Wednesday, October 22, 2008

The Four Legs to Successful Conversion

Imagine a 4-legged chair. If one leg of the chair is broken, the chair wobbles and may not hold your weight, correct? If two legs are broken, the chair is just as useless as if all 4 legs were missing.

Successful conversion also rests on 4 legs. They are:
  1. Desire
  2. Timing
  3. Ability
  4. Trust
In any transaction, whether it's buying aesthetic improvements, a dishwasher, a car, a house--virtually anything--these 4 things must be in place for the transaction to take place. You must identify the first three and instill the last one.

If I go to Sears and begin looking at dishwashers and John, the appliance salesman, wants to sell me a dishwasher today, he needs to evaluate my level of desire, timing and ability in order to make that sale. If I just came in to "look" because my dishwasher works just fine but we're "thinking" about remodeling sometime in the future, what is the likelihood that John will sell me a dishwasher today? Very small, right? So you quickly see the importance of John evaluating my level of desire and my timing. So, how much time should John spend with me? Enough to insure that later, when I am ready to buy, he will be my salesman because I trust him and Sears, but he need not "go for the close" because he now understands my level of desire and sense of timing negates a sale today. To instill trust he might tell me the benefits of their guarantee, low repair statistics, financing options and therefore, instill the trust that will make Sears "my choice" when I'm finally ready to take action.

So how does John sell a dishwasher? By identifying each consumer's level of desire, sense of timing, and ability to buy, while instilling trust that Sears is the place to buy and that John is the person to carry out the transaction with efficiency and integrity. In other words, John must first identify the desire, timing and ability through polite and carefully constructed questioning, and he must instill trust. Note that he can only control the trust factor. He cannot control my timing, my desire or my financial ability to buy, but he must understand them in order to evaluate whether and when he might be able to consummate a transaction. If I have little desire, don't need a dishwasher now, or don't have the money even though I need a dishwasher now, it matters little how much trust I have in John because I cannot or will not buy that dishwasher. Got this so far?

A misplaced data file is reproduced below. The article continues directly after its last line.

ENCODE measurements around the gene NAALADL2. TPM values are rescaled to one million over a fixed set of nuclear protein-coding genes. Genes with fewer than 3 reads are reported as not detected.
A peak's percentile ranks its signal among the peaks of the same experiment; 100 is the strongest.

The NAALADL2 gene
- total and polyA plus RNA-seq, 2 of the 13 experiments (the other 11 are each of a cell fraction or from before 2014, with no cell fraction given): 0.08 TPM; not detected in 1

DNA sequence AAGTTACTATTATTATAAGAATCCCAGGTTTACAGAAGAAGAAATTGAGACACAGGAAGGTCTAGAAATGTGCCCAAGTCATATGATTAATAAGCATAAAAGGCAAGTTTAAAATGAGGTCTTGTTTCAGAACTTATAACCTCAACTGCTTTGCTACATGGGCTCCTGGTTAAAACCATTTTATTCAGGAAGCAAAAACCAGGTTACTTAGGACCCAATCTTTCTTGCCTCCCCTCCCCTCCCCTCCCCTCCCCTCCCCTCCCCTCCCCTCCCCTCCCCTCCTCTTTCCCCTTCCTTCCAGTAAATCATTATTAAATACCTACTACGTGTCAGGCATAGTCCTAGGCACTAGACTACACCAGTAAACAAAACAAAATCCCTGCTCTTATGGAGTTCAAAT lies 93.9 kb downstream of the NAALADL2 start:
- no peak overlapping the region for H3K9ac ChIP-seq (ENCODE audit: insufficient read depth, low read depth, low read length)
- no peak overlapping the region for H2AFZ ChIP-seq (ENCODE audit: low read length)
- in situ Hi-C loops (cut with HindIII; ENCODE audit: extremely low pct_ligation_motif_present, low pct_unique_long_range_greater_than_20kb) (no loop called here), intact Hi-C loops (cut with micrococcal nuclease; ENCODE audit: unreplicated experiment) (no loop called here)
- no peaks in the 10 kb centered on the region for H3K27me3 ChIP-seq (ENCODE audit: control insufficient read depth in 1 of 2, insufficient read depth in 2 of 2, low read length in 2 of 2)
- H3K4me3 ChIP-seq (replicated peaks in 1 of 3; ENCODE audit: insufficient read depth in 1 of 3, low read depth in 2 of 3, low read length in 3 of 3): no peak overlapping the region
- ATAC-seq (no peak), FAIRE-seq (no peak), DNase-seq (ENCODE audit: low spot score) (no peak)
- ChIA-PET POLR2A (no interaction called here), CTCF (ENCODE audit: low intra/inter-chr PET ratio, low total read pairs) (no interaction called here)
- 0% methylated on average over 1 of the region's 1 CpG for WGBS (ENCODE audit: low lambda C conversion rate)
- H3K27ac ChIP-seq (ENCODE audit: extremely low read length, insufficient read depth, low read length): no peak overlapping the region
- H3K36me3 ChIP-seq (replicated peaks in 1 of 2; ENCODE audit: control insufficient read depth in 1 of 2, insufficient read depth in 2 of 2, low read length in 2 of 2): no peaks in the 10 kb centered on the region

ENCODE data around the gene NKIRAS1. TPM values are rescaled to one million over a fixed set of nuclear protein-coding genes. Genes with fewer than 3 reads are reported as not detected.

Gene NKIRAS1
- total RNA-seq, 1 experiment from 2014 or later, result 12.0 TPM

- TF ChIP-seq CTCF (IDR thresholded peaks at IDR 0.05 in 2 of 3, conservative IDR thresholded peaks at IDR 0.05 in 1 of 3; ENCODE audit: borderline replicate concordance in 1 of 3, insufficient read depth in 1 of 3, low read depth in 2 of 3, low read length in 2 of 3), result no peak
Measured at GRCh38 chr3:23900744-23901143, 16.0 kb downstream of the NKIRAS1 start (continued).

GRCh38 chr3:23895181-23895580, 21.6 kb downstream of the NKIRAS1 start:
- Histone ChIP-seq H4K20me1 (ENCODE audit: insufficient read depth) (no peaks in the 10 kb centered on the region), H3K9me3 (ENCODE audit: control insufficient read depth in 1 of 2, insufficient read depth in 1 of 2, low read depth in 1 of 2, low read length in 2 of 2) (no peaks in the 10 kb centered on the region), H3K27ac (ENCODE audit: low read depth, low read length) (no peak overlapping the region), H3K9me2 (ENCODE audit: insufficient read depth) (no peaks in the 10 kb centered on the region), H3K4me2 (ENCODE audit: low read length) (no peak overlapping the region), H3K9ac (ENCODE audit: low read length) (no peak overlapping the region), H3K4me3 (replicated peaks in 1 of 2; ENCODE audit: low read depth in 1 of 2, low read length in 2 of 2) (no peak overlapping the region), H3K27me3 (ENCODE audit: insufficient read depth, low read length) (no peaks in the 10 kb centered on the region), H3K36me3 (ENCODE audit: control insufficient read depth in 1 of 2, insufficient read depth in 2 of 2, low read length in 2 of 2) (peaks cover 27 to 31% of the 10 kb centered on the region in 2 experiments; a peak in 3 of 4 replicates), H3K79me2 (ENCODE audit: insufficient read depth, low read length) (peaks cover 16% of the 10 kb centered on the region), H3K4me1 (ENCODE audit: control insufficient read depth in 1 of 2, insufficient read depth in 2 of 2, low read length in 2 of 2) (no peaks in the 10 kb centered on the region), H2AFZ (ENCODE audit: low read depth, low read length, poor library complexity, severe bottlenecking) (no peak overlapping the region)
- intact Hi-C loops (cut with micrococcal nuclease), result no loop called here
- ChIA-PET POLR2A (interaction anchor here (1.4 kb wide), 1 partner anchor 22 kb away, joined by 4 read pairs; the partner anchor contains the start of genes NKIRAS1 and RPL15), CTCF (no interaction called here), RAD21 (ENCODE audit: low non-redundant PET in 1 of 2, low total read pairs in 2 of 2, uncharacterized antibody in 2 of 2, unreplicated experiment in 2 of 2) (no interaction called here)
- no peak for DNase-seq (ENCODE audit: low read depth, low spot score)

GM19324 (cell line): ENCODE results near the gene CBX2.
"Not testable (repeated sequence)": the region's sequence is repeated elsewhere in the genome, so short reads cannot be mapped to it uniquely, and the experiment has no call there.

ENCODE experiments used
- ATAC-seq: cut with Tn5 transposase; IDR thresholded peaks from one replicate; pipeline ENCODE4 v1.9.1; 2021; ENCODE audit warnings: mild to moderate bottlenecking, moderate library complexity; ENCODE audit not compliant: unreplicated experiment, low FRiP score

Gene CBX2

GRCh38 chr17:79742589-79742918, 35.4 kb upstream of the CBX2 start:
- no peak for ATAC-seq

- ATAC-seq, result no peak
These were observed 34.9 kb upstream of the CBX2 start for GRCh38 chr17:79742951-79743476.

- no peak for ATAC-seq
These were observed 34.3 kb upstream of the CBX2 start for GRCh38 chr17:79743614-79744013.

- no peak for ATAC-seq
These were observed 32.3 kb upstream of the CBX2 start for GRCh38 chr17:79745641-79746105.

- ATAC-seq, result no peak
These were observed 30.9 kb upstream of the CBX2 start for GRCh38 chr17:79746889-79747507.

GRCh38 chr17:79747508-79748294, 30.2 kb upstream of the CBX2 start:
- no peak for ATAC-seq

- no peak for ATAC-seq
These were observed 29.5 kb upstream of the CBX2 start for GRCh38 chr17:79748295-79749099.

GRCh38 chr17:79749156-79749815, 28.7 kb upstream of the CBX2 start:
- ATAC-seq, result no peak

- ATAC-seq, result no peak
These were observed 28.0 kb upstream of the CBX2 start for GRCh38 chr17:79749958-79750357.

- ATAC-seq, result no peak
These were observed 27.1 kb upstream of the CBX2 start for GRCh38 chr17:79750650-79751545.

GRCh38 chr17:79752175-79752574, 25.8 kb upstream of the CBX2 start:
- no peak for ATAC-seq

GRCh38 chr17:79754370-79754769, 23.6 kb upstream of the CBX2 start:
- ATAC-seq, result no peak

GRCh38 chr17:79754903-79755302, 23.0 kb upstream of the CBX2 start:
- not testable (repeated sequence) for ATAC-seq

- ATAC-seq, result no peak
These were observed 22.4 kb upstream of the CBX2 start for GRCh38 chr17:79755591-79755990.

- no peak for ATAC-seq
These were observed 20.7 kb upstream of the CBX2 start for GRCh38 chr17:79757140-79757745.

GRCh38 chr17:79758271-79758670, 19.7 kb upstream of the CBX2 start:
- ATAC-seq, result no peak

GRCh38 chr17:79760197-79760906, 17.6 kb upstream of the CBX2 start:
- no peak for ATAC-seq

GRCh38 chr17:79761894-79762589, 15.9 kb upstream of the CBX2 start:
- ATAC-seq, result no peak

So how does this apply to the aesthetic practice? Just like John, you need to evaluate each prospective patient in the first 3 areas (desire, timing, ability) at every opportunity until the paperwork is signed and money is exchanged. Every Opportunity. This means that every connection with your office, from the website to the receptionist to the consultation, must identify desire, timing and ability while instilling trust.

Example: When a consumer calls the front desk for information, it's the job of whoever takes that call to elicit the caller's level of desire, timing and ability. If they fail at this, you end up with appointments that cannot convert, either because the consumer isn't ready to do anything, isn't really that committed or doesn't have the money.

How is this done? Simple and polite questioning. Things like:
  • Mary, you've called the right place--we do perform [procedure]s! May I ask how long you've been thinking about having a [procedure]?
  • John, we do perform [procedure]--are you hoping to schedule this during your vacation or before a special event? (Note: many people elect aesthetic procedures/treatments before weddings, reunions, etc).
  • Susan, about 60% of our patients finance their [procedure]s. I'm happy to send you some information about that if you'd like. (Notice that staff member asks this before the caller has to expose their financial limitations by asking for financing information)
  • Jan, most of our patients find that it's helpful to bring their Significant Other to the consultation; is there someone you'd like to bring with you?
This is done again at the consultation appointment by the person who takes the patient back to the exam room. And again by the physician or dentist who examines the patient. It must be done casually, without sounding like the Grand Inquisition. More examples:
  • Mary, who would be coming with you to drive you home after your [procedure]?
  • Have you been thinking about how you'll look after your [procedure]?
  • Do you have someone who will care for your children while you're recovering?
  • Did we send you financing information? (those who don't need it will say so and those who do will be relieved that they didn't have to bring it up). Do you need any help completing the application?
Note how appropriately constructed questions instill trust while eliciting the information you need to gauge the probability of a conversion. By understanding your prospects' timing, level of desire and financial ability, you will close more business and waste less time on those who have no ability to convert.

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